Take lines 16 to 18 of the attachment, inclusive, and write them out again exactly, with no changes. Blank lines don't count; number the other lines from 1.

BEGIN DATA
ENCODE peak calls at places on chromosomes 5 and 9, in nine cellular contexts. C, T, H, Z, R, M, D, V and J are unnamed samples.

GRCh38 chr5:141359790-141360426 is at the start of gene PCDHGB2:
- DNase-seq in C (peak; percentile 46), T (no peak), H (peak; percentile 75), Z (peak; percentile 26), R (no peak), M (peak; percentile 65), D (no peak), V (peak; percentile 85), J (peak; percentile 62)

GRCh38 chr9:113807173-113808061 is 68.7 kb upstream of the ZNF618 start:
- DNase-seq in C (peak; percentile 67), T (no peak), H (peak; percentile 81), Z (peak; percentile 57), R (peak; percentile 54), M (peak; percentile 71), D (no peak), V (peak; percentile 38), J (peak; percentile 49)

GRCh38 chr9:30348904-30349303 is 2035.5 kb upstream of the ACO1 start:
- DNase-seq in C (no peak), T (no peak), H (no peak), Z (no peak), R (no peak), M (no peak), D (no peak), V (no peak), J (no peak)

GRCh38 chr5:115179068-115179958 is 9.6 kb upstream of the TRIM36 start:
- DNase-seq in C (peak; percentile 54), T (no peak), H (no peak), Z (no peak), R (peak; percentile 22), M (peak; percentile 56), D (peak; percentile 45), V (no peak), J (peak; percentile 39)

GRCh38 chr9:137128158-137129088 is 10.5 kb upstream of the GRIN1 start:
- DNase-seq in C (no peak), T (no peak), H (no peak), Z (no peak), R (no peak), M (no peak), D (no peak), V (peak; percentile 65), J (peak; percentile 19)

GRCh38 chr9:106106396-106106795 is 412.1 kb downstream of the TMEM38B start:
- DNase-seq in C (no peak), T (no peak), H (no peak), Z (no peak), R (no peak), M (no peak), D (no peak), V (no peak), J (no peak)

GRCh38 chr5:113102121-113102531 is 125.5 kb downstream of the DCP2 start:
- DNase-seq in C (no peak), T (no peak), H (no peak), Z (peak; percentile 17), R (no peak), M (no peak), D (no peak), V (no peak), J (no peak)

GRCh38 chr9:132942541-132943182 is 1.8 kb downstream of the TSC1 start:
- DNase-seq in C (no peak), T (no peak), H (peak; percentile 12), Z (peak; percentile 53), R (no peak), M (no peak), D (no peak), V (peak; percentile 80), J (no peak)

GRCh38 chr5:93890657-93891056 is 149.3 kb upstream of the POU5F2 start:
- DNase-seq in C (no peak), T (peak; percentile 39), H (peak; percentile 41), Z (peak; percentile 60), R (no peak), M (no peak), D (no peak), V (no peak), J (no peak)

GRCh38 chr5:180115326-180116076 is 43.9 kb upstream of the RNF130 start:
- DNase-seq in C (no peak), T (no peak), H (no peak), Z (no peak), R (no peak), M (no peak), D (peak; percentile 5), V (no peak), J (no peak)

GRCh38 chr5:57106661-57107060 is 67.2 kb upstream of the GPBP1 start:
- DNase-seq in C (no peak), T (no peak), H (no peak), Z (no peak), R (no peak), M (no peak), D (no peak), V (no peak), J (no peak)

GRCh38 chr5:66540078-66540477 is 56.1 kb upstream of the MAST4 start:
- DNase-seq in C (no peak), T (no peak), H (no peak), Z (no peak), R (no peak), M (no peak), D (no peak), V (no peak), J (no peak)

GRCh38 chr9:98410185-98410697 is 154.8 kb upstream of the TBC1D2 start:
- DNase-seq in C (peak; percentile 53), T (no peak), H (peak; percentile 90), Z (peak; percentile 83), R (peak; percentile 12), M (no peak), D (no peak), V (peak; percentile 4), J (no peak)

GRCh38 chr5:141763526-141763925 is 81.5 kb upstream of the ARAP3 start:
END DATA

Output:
GRCh38 chr9:132942541-132943182 is 1.8 kb downstream of the TSC1 start:
- DNase-seq in C (no peak), T (no peak), H (peak; percentile 12), Z (peak; percentile 53), R (no peak), M (no peak), D (no peak), V (peak; percentile 80), J (no peak)

GRCh38 chr5:93890657-93891056 is 149.3 kb upstream of the POU5F2 start: